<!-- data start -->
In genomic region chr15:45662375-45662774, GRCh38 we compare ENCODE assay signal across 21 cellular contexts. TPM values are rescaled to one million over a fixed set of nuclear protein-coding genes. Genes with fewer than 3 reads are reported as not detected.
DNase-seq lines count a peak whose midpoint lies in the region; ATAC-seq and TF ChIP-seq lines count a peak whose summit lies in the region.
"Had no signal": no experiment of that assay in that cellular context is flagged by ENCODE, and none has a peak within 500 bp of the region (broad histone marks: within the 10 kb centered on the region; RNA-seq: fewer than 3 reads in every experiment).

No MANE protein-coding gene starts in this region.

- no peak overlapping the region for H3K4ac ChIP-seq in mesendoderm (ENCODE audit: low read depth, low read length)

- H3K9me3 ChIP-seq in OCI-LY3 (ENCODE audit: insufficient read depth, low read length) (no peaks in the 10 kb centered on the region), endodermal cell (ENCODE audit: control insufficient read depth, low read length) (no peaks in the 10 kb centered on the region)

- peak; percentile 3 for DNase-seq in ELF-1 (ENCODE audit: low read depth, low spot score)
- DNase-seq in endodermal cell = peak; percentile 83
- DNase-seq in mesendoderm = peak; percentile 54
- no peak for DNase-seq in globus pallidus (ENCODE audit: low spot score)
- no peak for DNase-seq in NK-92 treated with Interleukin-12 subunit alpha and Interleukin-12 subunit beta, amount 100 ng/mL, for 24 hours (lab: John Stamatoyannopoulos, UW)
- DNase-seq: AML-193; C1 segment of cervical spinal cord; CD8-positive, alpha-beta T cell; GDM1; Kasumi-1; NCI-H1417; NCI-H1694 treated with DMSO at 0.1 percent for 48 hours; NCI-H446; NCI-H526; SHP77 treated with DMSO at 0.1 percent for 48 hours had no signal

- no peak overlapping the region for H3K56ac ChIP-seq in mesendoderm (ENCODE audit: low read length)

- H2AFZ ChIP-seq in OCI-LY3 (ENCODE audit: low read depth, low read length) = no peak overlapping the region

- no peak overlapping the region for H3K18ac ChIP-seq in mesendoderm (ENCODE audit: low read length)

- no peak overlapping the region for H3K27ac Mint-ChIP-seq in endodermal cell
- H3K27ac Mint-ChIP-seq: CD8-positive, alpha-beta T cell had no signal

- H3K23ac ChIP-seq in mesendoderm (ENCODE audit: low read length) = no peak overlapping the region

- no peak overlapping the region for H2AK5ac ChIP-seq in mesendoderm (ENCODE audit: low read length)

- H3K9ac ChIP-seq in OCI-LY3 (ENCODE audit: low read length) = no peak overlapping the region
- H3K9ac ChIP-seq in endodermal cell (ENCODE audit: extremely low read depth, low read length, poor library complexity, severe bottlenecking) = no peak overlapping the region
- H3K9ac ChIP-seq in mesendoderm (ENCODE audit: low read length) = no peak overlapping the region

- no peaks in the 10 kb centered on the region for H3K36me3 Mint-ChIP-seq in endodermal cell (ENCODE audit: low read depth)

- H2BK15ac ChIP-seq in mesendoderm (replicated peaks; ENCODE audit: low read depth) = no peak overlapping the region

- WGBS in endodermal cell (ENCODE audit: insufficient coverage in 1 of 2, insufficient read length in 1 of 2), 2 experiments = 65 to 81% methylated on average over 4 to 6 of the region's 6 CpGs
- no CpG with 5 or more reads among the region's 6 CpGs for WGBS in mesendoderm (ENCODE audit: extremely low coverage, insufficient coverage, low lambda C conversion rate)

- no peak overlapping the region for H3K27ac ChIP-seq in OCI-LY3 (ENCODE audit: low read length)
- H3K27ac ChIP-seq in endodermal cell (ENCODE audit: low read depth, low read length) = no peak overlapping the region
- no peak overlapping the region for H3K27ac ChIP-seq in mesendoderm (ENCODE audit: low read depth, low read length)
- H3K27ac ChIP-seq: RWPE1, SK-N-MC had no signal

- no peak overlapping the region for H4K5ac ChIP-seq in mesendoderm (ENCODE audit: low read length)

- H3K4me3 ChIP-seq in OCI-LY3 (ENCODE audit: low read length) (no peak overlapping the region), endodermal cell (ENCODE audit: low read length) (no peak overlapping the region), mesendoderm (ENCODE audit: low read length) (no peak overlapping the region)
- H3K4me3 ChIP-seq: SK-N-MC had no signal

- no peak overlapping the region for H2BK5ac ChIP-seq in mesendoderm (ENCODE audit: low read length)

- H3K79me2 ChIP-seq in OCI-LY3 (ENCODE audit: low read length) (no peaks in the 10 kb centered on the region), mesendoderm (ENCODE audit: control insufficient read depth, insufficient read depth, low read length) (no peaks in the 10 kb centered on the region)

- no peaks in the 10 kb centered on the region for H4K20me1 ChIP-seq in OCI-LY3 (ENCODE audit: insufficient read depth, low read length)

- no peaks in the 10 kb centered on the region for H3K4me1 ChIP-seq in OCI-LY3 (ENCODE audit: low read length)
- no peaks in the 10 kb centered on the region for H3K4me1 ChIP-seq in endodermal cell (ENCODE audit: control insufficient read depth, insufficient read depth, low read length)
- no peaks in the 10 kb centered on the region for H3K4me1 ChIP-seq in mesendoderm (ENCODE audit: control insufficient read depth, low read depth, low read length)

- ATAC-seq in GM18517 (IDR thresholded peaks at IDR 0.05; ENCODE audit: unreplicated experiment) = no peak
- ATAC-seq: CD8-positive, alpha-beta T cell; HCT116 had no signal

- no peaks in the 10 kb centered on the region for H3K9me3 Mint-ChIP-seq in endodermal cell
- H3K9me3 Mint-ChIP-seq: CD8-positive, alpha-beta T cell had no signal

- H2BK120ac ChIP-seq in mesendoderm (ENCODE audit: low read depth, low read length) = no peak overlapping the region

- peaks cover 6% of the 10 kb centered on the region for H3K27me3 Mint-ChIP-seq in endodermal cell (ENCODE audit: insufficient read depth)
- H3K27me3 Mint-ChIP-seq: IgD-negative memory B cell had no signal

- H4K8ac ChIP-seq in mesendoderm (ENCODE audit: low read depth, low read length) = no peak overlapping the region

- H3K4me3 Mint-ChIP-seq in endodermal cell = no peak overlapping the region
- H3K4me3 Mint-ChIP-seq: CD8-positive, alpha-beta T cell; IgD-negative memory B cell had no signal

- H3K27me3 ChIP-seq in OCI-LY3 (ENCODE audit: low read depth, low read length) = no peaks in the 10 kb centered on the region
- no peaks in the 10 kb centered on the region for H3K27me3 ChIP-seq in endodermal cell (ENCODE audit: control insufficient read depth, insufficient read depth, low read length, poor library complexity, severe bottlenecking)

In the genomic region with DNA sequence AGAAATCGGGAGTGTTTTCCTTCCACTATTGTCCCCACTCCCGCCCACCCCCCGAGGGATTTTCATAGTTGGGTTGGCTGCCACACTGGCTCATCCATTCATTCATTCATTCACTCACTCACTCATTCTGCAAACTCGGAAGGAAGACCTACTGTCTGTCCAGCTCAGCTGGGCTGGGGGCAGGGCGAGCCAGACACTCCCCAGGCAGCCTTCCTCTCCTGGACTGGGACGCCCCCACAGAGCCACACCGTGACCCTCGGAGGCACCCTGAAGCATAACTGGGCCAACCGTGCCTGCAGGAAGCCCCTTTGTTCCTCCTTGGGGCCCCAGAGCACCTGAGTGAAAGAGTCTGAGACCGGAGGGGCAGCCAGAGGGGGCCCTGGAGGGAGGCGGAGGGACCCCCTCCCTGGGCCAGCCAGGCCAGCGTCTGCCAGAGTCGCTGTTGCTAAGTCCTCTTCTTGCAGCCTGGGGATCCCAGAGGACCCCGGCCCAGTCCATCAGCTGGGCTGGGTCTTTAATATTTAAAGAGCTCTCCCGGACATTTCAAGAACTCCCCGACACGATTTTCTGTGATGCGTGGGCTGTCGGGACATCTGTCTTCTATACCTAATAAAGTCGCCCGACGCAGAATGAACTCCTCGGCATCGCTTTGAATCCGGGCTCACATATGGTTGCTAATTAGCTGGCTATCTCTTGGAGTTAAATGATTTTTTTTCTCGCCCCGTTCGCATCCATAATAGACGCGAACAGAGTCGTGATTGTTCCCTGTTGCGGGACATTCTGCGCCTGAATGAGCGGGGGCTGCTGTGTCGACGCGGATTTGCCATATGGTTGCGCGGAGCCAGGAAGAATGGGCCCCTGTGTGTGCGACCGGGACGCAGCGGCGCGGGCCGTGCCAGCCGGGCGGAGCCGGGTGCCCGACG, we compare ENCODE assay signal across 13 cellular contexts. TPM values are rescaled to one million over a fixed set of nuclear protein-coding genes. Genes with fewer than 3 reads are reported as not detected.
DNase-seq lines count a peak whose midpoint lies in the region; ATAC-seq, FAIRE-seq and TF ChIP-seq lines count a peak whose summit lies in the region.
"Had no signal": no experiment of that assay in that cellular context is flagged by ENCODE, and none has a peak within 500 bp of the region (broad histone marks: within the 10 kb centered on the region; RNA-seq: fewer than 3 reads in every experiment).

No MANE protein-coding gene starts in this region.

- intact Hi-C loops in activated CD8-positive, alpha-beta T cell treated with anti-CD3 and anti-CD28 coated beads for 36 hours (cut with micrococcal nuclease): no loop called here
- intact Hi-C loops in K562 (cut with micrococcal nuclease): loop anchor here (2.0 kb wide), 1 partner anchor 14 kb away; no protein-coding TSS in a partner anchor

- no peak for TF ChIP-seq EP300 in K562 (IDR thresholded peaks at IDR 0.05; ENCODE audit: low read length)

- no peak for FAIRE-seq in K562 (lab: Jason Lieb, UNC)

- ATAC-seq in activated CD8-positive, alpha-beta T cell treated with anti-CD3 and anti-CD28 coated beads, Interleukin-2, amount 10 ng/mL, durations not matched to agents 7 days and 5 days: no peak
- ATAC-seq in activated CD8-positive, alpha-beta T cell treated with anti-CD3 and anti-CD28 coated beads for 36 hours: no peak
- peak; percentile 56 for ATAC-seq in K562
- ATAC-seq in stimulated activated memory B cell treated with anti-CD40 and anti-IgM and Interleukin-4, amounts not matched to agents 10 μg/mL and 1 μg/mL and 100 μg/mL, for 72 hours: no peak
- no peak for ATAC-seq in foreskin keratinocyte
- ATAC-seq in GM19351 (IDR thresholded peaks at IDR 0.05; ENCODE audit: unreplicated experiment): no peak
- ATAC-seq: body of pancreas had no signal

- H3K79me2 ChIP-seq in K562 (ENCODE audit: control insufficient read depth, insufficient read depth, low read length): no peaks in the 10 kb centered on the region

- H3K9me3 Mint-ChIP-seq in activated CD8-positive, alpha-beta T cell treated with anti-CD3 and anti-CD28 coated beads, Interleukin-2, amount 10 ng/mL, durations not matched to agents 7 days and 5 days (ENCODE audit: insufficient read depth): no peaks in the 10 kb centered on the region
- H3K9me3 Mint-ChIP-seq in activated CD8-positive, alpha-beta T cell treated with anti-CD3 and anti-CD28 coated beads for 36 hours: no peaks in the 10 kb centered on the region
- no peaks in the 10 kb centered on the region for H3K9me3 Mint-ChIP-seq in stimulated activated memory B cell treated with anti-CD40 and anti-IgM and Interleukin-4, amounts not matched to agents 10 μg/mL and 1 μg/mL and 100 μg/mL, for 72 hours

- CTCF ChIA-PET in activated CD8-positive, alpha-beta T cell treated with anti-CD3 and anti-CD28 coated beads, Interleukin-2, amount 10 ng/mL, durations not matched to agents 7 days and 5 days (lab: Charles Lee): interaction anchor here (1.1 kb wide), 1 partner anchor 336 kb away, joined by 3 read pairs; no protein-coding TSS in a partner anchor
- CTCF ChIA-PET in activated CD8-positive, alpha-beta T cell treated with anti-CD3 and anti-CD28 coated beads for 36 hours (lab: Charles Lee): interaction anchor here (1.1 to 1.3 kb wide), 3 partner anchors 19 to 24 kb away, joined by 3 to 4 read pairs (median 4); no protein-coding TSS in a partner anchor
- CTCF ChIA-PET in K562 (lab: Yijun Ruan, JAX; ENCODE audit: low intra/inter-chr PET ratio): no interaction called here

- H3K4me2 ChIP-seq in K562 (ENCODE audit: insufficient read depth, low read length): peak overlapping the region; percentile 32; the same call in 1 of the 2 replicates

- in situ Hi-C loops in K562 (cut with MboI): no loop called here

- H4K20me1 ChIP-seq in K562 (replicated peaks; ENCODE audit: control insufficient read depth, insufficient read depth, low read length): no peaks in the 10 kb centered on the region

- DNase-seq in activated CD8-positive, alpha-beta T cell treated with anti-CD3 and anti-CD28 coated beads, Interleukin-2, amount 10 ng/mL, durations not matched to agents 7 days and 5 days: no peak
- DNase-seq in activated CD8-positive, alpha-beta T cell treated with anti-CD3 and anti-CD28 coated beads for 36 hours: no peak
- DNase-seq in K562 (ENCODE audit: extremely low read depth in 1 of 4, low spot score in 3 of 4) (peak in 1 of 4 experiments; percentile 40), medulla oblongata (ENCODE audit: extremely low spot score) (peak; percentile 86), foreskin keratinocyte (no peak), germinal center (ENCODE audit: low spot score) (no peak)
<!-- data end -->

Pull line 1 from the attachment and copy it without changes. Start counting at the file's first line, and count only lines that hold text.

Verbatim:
In genomic region chr15:45662375-45662774, GRCh38 we compare ENCODE assay signal across 21 cellular contexts. TPM values are rescaled to one million over a fixed set of nuclear protein-coding genes. Genes with fewer than 3 reads are reported as not detected.